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Pictures from Old Sarum

Finally got them sorted! it was a very dark, cold and windy day. My camera was not happy, neither were my fingers and a lot of pictures are not worth looking at. Those that I think will be can be seen here.

A brief bit of history. Old Sarum is about two miles north of the present day city of Salisbury. Originally a fort and tribal settlement, it sits on a hill that’s easily defended but rather windswept and bleak. From 500BC it was successively occupied and built upon by Iron Age tribes, the Romans, Saxons, Normans and early English Kings but fell into quick decline in the 13th Century. A dispute between Church and State resulted in a new cathedral being built in what became Salisbury. The settlement, cathedral, royal palace and castle swiftly fell into decline and were progressively demolished to provide building materials for the new city and surrounding villages. The castle lingered on until the time of Henry VIII upon whose orders it was finally taken down.

The site even had a function in World War Two. An anti-aircraft battery was installed to protect the airfield down below. That airfield was very busy when we were there. It’s used mainly by light aircraft flying training companies There must have been forty or fifty landings and takeoffs in the two hours or so we spent. The airfield is also home to some vintage aircraft on show in a hangar and from time to time has flying displays of them. A visit to the castle site and the airfield can easily be combined, on a nice day! Airfield information at http://www.oldsarumairfield.co.uk/site/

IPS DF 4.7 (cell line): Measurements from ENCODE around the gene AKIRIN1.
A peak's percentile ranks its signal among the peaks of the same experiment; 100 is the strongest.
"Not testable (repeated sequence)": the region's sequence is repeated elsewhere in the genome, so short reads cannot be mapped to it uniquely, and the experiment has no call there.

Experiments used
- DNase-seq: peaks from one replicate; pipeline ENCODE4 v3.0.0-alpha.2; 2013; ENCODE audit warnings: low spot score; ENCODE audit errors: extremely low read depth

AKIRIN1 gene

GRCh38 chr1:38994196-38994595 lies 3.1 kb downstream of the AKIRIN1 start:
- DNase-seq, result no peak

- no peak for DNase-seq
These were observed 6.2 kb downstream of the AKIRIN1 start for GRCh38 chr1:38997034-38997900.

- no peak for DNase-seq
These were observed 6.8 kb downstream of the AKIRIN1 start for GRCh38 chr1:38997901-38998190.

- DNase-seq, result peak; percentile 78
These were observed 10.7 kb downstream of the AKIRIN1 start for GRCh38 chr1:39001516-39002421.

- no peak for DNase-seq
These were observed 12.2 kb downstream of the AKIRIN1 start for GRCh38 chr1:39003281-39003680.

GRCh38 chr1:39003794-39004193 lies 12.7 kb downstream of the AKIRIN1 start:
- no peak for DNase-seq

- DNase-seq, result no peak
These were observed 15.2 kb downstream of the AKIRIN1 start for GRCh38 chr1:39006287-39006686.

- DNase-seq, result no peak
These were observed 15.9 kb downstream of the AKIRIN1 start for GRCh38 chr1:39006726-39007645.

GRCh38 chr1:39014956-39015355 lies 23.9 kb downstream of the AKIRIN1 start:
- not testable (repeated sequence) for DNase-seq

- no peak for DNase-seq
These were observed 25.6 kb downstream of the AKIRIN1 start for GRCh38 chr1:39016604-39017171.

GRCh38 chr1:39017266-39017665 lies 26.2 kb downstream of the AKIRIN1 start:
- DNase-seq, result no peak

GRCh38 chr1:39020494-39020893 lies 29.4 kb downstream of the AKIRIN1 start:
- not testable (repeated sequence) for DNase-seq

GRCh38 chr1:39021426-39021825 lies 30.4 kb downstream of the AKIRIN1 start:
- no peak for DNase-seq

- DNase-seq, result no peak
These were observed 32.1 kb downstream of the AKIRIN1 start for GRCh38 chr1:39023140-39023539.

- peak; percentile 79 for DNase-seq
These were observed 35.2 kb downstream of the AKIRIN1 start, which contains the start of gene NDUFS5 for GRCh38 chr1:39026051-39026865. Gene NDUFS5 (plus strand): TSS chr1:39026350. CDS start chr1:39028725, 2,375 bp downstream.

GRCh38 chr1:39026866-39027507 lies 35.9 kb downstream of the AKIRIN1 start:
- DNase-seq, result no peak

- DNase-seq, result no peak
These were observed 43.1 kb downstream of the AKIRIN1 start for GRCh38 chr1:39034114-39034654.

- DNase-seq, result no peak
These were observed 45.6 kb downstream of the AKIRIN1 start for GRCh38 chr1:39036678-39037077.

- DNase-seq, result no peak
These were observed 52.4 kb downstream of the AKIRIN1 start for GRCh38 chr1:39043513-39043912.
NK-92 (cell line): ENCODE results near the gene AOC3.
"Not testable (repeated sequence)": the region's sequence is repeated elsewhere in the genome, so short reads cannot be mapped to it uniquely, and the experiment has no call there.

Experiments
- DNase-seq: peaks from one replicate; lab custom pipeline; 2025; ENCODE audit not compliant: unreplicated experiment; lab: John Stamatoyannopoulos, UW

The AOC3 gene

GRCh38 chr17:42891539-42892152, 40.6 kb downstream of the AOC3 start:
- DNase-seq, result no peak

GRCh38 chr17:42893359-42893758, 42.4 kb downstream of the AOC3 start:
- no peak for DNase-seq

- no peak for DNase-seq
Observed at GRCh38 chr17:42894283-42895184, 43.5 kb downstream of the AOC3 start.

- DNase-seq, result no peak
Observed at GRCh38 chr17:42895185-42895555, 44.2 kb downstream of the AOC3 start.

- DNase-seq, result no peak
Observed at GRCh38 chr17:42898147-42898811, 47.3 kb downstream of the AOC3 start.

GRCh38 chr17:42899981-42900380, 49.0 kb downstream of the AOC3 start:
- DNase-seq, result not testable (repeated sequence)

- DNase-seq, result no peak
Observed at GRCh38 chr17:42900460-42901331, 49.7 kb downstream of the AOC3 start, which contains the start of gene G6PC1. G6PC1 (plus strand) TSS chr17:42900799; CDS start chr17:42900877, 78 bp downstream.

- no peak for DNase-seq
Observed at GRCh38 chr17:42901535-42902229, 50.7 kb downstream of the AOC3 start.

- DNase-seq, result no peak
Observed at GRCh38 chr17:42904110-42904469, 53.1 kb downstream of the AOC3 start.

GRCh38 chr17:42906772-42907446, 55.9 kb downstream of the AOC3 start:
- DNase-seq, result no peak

The airfield dates from 1917 and many of the original buildings survive and are designated as historic sites. There’s a comprehensive history of the airfield on Wikipedia here.

Old Sarum was the original ‘rotten borough’ in English political history. Despite having a population of nil, it returned two MP’s to parliament until the Great Reform Act of 1832 did away with it.

There’s a short but informative article in Wikipedia here. A longer article on the English Heritage website here including information about opening hours etc.

The site is easily accessible from Salisbury by local bus and there is of course a car park. If you go in winter (or even the end of March!) it can be very windy and cold, so wrap up well. We had a good idea of what it must have been like as a Roman soldier on sentry duty!

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Pictures from Old Sarum

Tagged: , on April 13, 2013 by cubsur51

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